Nationwide cumulative-dose indices, warning flags in electronic medical records (EMRs), and electronic imaging-history smart cards: All these are being called for to protect patients from excessive radiation exposure. The real advances on this hot-button issue for radiology, however, are taking place at the health-facility level, one patient at a time.
In a watershed moment in October 2009, a luminary medical center in Los Angeles, California, announced that it had completed CT brain-perfusion scans of 206 patients over a period of 18 months, during which patients mistakenly had received eight times the called-for radiation dose per scan. The incident spawned lawsuits and a flood of media attention. The news stories were kept alive when more incidents of radiation overexposure were reported at other hospitals in California and in Alabama.
Two months later, one of a pair of radiation-dose studies¹,² that appeared in the Archives of Internal Medicine estimated that as many as 29,000 patients nationwide could develop cancer from normal levels of CT-exam radiation, and that 14,500 of them could die.
Enter the FDA, which began an investigation of the overexposure events. That investigation continues, but the FDA hasn’t waited for its results to act. In February 2010, the agency announced a three-pronged initiative to control radiation exposure in patients undergoing CT, fluoroscopy, and nuclear-medicine exams. The FDA’s three attack points are promoting safe use of imaging devices, enhancing informed clinical decision making on imaging exams, and making patients aware of the risks that they face from radiation exposure during imaging.
In February, the House of Representatives held hearings during which members of Congress expressed shock at the lack of regulation of radiation exposure during clinical imaging. The National Institutes of Health (NIH) also mandated that all vendors selling imaging systems to NIH include dose-tracking technology on those machines.
At the end of March, the focus swung back to the FDA for a two-day series of meetings and seminars at which imaging-industry trade groups, manufacturers, and professional societies assessed steps that could be taken to control radiation exposure during imaging.
Calls for Accreditation
One of those testifying at the March FDA panels was E. Stephen Amis Jr, MD, FACR. Amis is professor and chair of the radiology department at the Albert Einstein College of Medicine and its teaching hospital, Montefiore Medical Center, in the Bronx, New York. He is also the former chair of an ACR® Blue Ribbon Panel on Radiation Dose in Medicine. He is the current cochair of the RSNA–ACR Joint Task Force on Adult Radiation Protection.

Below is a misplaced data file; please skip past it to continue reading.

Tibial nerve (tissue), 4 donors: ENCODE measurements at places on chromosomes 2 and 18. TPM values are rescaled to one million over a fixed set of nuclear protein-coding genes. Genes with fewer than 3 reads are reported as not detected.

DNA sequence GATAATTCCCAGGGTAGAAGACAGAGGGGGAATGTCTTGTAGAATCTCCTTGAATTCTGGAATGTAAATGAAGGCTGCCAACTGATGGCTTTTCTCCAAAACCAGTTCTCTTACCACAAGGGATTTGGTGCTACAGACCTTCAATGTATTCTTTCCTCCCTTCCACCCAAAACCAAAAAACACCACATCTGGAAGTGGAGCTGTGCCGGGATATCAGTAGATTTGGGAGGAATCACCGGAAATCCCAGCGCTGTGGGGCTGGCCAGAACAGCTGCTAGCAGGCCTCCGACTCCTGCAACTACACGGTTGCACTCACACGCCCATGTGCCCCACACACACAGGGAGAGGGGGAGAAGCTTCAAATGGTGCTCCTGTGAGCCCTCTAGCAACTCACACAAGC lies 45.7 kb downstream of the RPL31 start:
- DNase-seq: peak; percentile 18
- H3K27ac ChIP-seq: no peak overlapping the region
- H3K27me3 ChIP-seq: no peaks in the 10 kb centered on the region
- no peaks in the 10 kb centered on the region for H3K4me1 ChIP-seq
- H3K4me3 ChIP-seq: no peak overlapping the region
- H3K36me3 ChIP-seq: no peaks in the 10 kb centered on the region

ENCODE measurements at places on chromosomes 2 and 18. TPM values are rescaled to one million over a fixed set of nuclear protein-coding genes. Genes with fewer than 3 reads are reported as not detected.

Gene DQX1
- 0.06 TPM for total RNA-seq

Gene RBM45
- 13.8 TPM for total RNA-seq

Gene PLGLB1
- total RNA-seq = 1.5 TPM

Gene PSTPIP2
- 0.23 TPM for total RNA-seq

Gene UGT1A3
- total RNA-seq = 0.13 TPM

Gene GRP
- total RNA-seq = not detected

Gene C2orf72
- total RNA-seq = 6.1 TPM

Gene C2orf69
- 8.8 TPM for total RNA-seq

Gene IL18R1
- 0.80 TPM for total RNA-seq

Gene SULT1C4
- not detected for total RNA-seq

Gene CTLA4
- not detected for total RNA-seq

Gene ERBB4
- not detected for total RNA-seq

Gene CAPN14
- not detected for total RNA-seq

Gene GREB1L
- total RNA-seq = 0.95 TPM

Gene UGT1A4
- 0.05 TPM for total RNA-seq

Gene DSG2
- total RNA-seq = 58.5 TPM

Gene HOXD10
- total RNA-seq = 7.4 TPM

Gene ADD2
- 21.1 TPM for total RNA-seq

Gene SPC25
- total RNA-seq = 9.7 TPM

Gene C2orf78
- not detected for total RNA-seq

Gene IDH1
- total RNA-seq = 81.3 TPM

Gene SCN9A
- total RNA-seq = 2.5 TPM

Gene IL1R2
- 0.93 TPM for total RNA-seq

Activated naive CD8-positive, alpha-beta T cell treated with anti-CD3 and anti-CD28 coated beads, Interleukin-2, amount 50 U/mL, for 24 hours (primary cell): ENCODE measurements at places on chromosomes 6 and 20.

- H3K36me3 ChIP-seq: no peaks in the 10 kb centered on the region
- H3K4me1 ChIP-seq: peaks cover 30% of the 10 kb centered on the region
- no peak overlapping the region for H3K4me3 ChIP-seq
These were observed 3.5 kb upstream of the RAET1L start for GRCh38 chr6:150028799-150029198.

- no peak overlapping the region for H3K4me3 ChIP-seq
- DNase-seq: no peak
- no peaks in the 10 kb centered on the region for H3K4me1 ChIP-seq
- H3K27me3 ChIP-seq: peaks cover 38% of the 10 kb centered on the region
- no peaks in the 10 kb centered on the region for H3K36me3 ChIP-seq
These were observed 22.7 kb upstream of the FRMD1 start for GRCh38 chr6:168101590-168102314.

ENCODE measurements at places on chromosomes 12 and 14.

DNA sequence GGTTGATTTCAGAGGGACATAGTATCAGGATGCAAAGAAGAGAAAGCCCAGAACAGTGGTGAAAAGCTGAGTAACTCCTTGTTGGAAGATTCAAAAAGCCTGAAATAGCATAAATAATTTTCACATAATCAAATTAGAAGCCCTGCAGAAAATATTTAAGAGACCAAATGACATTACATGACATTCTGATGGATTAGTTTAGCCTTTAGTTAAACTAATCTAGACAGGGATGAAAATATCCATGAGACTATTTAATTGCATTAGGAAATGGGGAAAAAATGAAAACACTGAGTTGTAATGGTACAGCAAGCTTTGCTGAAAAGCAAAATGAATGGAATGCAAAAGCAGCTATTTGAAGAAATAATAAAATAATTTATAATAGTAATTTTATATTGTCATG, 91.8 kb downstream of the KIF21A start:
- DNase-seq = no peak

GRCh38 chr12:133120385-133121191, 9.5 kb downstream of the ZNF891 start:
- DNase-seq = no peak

Amis says that the risk from radiation exposure due to medical imaging is modest, but real. Since patients in the United States now undergo about 72 million CT scans per year, researchers are probably correct in estimating that 28,000 new cancers will result, he says. In 1980, he adds, only 3 million CT scans were done. CT is the major culprit in delivering high levels of radiation to patients, with some CT tests, according to news reports,³ packing a radiation punch equal to that of 400 radiography exams. Amis says, however, that some nuclear-medicine procedures and fluoroscopic exams also deliver high doses of radiation.
Amis advocates moving quickly, on the national level, to impose controls on patient exposure. The ACR is one of two major accrediting bodies providing accreditation for CT systems. “We’d like to see every CT in the United States accredited,” Amis says. “Right now, only about 40% are accredited.” He says that accreditation forces imaging providers to submit live-patient and phantom exam data to the accrediting body to confirm that systems are functioning properly.
Amis told those at the March FDA meetings that establishing a national dose-index registry, using a standardized method for calculating radiation dose for every exam, should be imposed on equipment manufacturers industry wide. The exposure data should be included in the EMR, he adds, but that should only happen with new machines, as they are developed. He says, “There’s not much enthusiasm for going backward.”
Amis notes that it’s important to develop uniform national licensing standards for radiologic technologists. “The thing that caught everybody’s attention at the FDA meetings was that there are no uniform technologist-licensure standards. A third of the states